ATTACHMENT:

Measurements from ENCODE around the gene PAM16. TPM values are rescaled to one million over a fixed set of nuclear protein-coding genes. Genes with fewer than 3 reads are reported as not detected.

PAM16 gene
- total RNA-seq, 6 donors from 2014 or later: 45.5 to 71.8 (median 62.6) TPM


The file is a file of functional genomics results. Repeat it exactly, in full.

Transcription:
Measurements from ENCODE around the gene PAM16. TPM values are rescaled to one million over a fixed set of nuclear protein-coding genes. Genes with fewer than 3 reads are reported as not detected.

PAM16 gene
- total RNA-seq, 6 donors from 2014 or later: 45.5 to 71.8 (median 62.6) TPM